GDP growth at decade-low, doesn’t stop populism
Arguing that India’s FY13 GDP is at a decadal low of 4.5% is not quite correct because, in FY03 when GDP collapsed to 4%, this was on the back of a massive drought and agriculture contracting 6.6%—in contrast, agriculture grew a low but positive 1.4% in FY13, a year for which the revised data has just been put out. The real contrast is with the crisis year of FY92 since we have never seen as low a manufacturing sector growth. And though private consumption has obviously slowed—from 9.3% in FY12 to 5% in FY13—the biggest problem, and one that has continued into FY14, is the collapse in private sector investments. From a high of 17.3% of GDP in FY08, investments by the private corporate sector were down to 9.9% in FY13. It is this collapse which is also responsible for the low-growth-high-inflation trap India is in right now. When growth slows, the excess capacity, or output gap, is what brings inflation down; but with the most productive investment slowing dramatically, the output gap is also very low, as a result of which inflation remains high despite growth slowing. On the savings side, the greatest fall has not been in the household sector, but in the private corporate sector as well as in the government sector.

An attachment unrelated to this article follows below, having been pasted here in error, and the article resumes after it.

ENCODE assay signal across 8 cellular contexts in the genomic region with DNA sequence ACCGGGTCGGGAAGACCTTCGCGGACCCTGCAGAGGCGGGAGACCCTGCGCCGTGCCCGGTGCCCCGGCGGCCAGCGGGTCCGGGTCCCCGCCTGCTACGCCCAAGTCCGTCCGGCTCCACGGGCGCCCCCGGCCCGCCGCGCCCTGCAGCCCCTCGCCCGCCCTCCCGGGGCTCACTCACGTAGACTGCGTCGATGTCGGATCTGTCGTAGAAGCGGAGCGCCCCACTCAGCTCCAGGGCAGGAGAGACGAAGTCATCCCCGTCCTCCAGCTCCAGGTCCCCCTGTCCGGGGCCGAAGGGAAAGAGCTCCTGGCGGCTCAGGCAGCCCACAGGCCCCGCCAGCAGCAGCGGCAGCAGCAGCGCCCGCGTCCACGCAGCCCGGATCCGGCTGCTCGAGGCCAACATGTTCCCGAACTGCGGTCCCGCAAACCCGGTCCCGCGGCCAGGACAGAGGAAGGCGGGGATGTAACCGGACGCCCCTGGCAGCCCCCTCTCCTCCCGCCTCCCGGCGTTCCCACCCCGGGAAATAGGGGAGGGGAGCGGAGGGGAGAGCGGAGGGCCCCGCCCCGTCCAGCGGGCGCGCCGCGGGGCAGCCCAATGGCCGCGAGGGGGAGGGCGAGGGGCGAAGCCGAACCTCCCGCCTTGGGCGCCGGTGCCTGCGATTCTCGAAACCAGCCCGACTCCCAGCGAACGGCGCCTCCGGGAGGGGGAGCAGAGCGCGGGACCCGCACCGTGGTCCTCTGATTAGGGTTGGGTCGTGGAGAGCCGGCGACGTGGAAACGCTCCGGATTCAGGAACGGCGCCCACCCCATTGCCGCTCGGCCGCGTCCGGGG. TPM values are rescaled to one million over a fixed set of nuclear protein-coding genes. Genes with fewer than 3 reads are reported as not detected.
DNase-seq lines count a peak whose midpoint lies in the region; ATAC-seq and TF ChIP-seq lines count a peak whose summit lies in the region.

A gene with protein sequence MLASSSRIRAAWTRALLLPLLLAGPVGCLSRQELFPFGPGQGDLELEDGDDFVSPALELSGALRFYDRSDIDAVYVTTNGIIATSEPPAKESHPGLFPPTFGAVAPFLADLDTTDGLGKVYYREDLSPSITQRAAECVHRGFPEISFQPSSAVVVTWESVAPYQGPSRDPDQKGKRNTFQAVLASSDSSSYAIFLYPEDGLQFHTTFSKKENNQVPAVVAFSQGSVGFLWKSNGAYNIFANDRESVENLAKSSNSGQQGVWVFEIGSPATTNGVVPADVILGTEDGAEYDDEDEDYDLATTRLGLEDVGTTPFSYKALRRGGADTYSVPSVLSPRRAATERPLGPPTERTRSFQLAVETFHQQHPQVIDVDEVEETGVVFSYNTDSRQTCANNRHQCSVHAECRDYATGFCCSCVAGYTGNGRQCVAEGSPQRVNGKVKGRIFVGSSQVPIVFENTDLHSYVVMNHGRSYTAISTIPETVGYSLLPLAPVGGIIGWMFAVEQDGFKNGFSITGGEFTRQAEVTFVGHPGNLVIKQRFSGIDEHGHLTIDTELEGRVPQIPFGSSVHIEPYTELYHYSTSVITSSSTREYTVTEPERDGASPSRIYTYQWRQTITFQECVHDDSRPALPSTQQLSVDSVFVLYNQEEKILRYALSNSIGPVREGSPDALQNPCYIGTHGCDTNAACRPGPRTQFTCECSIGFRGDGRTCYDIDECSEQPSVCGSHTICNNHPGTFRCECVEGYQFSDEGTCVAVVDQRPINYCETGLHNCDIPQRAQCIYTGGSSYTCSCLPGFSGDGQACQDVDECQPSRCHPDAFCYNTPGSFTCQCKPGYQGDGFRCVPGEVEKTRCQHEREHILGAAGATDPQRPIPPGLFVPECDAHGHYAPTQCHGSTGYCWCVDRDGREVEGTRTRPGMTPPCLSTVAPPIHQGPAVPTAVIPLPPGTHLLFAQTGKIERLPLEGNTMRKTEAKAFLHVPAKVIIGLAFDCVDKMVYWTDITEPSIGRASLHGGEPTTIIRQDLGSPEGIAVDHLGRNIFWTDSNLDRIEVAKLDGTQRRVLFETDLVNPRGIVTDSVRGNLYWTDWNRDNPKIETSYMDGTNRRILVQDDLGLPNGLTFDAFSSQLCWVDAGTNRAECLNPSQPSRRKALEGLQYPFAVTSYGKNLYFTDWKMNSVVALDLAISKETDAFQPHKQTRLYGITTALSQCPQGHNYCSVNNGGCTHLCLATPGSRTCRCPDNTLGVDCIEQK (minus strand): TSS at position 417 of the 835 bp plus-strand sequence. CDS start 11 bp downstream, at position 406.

Given this, the only way to bring back growth is to bring back savings, without which there cannot be any sustainable rise in investment levels—and within investments, it is critical to get private corporate sector savings back on track. Given how leveraged the private corporate sector is, this will take some doing, but what is amazing is how, like lemmings, vast swathes of the government, both at the state and the centre, seem determined to jump off the cliff. If the downright incompetence which resulted in India’s aviation safety being downgraded by the US authorities to the levels of Swaziland and Zimbabwe is not frightening enough, you have the UPA killing off the progress it has made in reducing subsidies—not only was the cap on subsidised LPG cylinders raised at a cost of at least Rs 5,000 crore, the Aadhaar scheme which has the potential of reducing Rs 1.5-3 lakh crore of annual subsidy leakages has been put on hold in the area where it was being tried—in LPG subsidies. Rajasthan has joined Delhi in going back on permission to FDI in retail, the Delhi power subsidy virus has multiplied manifold—Delhi gave a Rs 20 crore monthly subsidy, Haryana raised this to Rs 50 crore and Maharashtra to Rs 700 crore. Toll booths on highways are attacked in Mumbai and the Delhi government is threatening to expropriate private sector electricity companies while it is clear the real fault is that their dues of Rs 19,000 crore need to be cleared. While you read this piece, the government is discussing how a Rs 10,000 crore bailout package can be given to a terminally ill BSNL and MTNL.